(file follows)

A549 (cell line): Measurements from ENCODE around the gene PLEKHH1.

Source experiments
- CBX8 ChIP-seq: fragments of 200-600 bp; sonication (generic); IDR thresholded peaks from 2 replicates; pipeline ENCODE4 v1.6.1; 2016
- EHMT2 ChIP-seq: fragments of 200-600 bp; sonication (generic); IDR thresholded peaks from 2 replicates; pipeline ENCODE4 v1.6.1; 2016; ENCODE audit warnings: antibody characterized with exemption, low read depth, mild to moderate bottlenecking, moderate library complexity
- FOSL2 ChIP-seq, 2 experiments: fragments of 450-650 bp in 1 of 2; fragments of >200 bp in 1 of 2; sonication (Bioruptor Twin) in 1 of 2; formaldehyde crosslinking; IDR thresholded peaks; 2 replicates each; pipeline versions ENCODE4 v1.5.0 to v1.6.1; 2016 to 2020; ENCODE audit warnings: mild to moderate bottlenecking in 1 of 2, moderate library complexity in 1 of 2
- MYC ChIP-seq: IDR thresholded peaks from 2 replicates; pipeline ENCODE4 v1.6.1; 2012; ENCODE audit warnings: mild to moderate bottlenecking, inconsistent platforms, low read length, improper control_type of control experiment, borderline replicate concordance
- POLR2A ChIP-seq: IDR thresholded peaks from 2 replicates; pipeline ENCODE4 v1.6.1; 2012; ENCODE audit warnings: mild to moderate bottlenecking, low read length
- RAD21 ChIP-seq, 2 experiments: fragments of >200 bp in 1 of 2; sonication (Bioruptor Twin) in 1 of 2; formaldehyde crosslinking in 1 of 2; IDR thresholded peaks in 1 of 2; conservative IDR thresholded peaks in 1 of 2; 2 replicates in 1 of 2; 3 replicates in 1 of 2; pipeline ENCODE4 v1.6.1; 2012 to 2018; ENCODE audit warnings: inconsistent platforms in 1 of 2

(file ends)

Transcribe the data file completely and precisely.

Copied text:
A549 (cell line): Measurements from ENCODE around the gene PLEKHH1.

Source experiments
- CBX8 ChIP-seq: fragments of 200-600 bp; sonication (generic); IDR thresholded peaks from 2 replicates; pipeline ENCODE4 v1.6.1; 2016
- EHMT2 ChIP-seq: fragments of 200-600 bp; sonication (generic); IDR thresholded peaks from 2 replicates; pipeline ENCODE4 v1.6.1; 2016; ENCODE audit warnings: antibody characterized with exemption, low read depth, mild to moderate bottlenecking, moderate library complexity
- FOSL2 ChIP-seq, 2 experiments: fragments of 450-650 bp in 1 of 2; fragments of >200 bp in 1 of 2; sonication (Bioruptor Twin) in 1 of 2; formaldehyde crosslinking; IDR thresholded peaks; 2 replicates each; pipeline versions ENCODE4 v1.5.0 to v1.6.1; 2016 to 2020; ENCODE audit warnings: mild to moderate bottlenecking in 1 of 2, moderate library complexity in 1 of 2
- MYC ChIP-seq: IDR thresholded peaks from 2 replicates; pipeline ENCODE4 v1.6.1; 2012; ENCODE audit warnings: mild to moderate bottlenecking, inconsistent platforms, low read length, improper control_type of control experiment, borderline replicate concordance
- POLR2A ChIP-seq: IDR thresholded peaks from 2 replicates; pipeline ENCODE4 v1.6.1; 2012; ENCODE audit warnings: mild to moderate bottlenecking, low read length
- RAD21 ChIP-seq, 2 experiments: fragments of >200 bp in 1 of 2; sonication (Bioruptor Twin) in 1 of 2; formaldehyde crosslinking in 1 of 2; IDR thresholded peaks in 1 of 2; conservative IDR thresholded peaks in 1 of 2; 2 replicates in 1 of 2; 3 replicates in 1 of 2; pipeline ENCODE4 v1.6.1; 2012 to 2018; ENCODE audit warnings: inconsistent platforms in 1 of 2